The analyses of each subpopulation compared the percentage of drivers in fatal crashes in each social cluster to the percentage of the base population of that social cluster. In general, the base population represents the number and percent of the U.S. population age 15 and older residing in the areas included in each social cluster. Because the age categories used by Compass PRIZM did not correspond exactly to age categories for the youth crash analyses, we used the PRIZM breakdown of 18-24 as a base for both.
|Group||Total Population 15+||Drivers in Crashes involving Child Fatalities||Drivers in Crashes where Restraint Used||Drivers in Crashes where No Restraint Used|
|* Table 1 does not include 197 child fatalities for which restraint use was unknown.|
|Group||Population 15+||Drivers in Fatal Crashes where BAC = .08 to .09||Drivers in Fatal Crashes where BAC = .10 to .14||Drivers in Fatal Crashes where BAC = .15 & above|
Figure 2 presents graphically the indexes of concentration for drivers involved in alcohol-related fatalities for each cluster. For all BAC levels, the Rural residents' index of concentration was about 200, twice the expected ratio of 100.
|Group||18-24 YO Population||15-20 YO Fatalities||21-25 YO Fatalities|
|GROUP||Total Population 15+||Drivers 15+ Involved in Fatal Crashes||INDEX|
Table 5 shows the over-involvement in fatal crashes of Rural male drivers. The majority of males (63 percent) resided in Urban, Suburban, and 2nd City cluster locations but were involved in only 36 percent of male-driver fatal crashes (index=57). The majority of fatal crashes (44 percent) involved Rural males. However, only 18 percent of the male population resided in the Rural cluster, resulting in an index of concentration of 252.
|GROUP||Males in Population||Male Drivers involved in Fatal Crashes||INDEX|
Table 6 shows that 31 percent of female-driver fatal crashes involved Rural females with only 17 percent of the female population residing in that cluster location, yielding an index of concentration of 180. Although 54 percent of female-driver fatal crashes involved Rural and Small Town residents, these females made up only 37 percent of the female population. Sixty- three percent lived in Suburban, Urban, and Second City locations but these females were involved in only 46% of the fatal crashes.
|GROUP||Females in Population||Female Drivers Involved in Fatal Crashes||INDEX|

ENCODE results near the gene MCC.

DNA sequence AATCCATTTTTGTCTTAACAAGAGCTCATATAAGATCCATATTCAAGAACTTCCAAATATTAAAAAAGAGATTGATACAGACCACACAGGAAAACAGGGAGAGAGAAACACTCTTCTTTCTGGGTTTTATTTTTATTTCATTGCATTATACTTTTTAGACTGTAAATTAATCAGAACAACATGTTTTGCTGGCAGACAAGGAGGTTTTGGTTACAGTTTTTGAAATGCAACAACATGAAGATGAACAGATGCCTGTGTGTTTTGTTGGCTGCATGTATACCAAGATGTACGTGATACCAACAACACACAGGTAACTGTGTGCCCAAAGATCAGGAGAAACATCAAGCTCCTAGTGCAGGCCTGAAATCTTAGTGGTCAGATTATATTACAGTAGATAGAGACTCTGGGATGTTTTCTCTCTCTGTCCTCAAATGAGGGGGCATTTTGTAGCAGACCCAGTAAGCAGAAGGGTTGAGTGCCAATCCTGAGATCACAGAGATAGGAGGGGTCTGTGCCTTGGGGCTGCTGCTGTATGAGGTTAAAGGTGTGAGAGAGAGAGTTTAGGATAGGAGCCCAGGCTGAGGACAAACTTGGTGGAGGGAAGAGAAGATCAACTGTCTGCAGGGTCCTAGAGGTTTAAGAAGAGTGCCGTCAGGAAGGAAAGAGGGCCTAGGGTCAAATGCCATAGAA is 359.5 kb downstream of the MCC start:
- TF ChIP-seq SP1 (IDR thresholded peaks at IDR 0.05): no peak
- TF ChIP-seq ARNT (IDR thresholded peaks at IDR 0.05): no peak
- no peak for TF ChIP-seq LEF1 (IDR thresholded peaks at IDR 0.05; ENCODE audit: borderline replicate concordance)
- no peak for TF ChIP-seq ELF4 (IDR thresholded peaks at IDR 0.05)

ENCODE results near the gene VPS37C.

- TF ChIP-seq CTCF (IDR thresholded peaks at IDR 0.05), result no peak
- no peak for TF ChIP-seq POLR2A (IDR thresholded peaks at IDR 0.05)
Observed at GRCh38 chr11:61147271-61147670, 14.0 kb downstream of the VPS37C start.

Figure 3 summarizes the results of the preceding analyses, showing the index of concentration for each population subgroup by the residence location of drivers involved in fatal crashes. These results show that rural residents were heavily over- involved in fatal crashes, while residents of small towns were slightly over-involved. Drivers residing in more urbanized areas were generally under-involved in fatal crashes.
To determine the approximate magnitude of this bias, we adjusted the population base by the proportion of licensed drivers in the place-of-residence categories reported in the 1990 Nationwide Personal Transportation Survey (NPTS)(Hu & Young, 1993). The 1990 NPTS uses only three categories for population density: MSA, central city; MSA, non-central city; and non-MSA. The licensing rates for these categories were 85.0%, 92.1%, and 90.5%, respectively. Table 7 shows the original and adjusted bases and the resulting concentration indexes.
|GROUP||Total Population 15+||Drivers 15+ Involved in
|% Lic Drivers||Estimated Licensed Drivers|
Using the estimated distribution of licensed drivers as the comparison base has only a small effect on the index of concentration across the five groups. The bias introduced by using the population distribution was one to three points on the index of concentration. The different methods produced less than one percent difference for the small town and rural categories.
|MSA* Central City||MSA Non Central City||Non MSA|
|Personal Miles Traveled (PMT) (millions)||705,454||1,072,689||537,130|
|% PMT by Personal Vehicle||84.1||87.9||93.8|